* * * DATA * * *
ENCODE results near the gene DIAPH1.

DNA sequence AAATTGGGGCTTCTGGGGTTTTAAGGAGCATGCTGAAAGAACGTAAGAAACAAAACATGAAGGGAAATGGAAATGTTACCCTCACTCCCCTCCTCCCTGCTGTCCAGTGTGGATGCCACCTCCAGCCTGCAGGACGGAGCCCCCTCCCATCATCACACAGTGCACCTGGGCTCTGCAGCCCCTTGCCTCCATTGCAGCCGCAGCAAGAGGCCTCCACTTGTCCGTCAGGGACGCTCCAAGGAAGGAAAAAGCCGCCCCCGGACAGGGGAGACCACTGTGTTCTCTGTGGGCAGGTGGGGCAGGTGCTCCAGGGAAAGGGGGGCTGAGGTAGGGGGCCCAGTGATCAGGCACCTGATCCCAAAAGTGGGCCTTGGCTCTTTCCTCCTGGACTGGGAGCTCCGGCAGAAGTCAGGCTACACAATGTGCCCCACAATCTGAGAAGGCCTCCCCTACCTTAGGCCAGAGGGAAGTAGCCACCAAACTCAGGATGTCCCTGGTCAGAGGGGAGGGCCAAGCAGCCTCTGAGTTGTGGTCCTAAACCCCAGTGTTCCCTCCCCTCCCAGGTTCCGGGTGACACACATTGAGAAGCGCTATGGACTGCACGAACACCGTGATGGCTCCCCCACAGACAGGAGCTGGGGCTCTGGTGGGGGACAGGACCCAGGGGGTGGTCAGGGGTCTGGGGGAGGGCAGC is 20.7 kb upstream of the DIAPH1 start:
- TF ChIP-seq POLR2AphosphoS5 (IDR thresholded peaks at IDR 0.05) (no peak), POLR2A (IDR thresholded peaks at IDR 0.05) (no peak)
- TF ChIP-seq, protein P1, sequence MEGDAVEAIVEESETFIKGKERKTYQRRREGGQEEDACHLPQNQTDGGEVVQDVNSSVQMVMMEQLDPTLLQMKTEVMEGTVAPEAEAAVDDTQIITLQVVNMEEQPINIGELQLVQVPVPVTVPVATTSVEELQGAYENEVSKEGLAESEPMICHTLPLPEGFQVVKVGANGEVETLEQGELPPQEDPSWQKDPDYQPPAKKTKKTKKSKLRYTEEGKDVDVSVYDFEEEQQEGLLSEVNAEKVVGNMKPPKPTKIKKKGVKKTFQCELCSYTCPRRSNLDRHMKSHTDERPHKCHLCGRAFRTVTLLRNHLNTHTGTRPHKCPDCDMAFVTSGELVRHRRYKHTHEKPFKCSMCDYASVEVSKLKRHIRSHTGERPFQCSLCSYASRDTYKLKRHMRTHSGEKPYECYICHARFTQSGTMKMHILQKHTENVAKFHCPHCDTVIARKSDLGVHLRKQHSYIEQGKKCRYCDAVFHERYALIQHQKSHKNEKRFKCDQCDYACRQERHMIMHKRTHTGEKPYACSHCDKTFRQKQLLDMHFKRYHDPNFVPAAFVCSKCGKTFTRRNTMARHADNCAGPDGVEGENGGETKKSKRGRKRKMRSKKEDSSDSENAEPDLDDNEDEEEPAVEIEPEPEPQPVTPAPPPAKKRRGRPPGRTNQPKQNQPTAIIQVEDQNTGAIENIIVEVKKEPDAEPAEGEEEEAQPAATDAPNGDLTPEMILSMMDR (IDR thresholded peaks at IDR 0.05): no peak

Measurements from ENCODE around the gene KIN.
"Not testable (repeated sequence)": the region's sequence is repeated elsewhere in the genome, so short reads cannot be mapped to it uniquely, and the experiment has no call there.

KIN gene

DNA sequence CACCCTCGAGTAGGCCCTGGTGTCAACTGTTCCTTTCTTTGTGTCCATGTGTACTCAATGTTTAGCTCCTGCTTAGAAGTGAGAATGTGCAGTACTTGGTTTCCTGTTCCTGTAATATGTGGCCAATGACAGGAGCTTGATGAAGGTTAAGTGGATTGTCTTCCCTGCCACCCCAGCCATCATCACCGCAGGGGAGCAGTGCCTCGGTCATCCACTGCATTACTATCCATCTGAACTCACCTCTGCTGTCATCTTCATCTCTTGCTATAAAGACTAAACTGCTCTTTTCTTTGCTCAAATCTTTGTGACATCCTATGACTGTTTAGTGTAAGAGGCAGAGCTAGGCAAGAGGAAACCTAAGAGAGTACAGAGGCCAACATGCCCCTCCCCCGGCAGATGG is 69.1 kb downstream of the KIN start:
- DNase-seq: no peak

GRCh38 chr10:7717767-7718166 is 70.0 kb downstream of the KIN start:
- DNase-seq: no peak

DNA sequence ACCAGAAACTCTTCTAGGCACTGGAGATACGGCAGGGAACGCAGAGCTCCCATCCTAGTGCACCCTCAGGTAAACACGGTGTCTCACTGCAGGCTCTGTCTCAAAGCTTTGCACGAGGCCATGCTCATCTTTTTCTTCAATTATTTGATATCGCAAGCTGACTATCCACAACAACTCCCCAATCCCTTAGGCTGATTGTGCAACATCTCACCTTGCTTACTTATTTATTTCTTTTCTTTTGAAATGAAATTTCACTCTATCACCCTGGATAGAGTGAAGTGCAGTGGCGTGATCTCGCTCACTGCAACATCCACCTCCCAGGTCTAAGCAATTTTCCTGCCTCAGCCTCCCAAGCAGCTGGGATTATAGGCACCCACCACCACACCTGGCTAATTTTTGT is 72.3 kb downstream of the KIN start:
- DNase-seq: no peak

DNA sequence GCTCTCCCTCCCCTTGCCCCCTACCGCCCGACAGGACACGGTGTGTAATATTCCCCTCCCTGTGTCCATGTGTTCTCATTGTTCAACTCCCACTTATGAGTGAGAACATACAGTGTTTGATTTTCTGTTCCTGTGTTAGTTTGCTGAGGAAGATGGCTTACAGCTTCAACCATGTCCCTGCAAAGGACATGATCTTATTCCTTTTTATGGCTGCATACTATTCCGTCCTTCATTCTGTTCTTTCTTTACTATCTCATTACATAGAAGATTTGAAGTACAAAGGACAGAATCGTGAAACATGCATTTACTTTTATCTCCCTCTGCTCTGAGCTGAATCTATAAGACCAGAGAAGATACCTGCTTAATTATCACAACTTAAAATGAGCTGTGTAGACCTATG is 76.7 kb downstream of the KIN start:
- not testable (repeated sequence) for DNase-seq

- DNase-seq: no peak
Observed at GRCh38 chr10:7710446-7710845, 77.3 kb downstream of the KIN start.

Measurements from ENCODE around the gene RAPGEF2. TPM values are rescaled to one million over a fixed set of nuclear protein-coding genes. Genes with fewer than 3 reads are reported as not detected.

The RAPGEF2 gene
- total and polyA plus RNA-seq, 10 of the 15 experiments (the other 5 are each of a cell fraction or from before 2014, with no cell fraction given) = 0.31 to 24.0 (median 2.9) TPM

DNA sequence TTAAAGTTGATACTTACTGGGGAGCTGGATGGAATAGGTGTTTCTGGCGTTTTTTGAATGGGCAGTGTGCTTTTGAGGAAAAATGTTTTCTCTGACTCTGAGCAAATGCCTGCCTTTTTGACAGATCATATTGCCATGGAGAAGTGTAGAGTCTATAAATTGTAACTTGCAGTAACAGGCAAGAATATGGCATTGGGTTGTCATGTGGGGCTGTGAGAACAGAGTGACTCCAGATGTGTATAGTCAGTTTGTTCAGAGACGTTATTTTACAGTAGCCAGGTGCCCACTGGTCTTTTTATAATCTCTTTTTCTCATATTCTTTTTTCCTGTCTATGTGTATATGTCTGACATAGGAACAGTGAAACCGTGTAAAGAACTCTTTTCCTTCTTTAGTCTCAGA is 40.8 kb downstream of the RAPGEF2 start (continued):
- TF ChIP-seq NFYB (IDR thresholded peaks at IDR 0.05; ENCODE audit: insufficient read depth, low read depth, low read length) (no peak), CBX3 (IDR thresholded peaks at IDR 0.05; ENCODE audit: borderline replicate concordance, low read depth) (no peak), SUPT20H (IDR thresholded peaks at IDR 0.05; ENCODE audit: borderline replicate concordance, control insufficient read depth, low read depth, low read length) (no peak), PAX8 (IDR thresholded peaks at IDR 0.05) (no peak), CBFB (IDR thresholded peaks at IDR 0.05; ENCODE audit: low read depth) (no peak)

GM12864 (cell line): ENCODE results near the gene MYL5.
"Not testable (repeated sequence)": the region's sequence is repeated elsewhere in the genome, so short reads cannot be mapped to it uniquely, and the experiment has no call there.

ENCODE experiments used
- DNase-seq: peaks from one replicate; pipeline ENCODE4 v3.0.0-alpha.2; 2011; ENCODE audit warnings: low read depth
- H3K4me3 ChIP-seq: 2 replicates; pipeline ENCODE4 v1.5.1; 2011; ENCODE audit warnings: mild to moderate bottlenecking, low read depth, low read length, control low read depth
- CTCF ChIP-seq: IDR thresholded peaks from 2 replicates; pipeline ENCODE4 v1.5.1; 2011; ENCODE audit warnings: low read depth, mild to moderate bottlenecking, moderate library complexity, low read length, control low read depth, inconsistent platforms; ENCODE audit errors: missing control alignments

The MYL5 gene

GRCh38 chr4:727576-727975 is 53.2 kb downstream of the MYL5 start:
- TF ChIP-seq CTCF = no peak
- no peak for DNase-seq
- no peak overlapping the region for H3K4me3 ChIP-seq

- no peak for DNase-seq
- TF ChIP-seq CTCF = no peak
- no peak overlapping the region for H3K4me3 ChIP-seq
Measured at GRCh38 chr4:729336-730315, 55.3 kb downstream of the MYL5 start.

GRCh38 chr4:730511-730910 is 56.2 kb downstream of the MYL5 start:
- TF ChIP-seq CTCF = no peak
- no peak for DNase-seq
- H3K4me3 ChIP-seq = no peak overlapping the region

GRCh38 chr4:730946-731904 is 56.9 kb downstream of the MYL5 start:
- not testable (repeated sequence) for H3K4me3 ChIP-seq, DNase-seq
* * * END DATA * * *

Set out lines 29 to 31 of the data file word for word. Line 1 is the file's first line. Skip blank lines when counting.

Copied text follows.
The MYL5 gene

GRCh38 chr4:727576-727975 is 53.2 kb downstream of the MYL5 start:
- TF ChIP-seq CTCF = no peak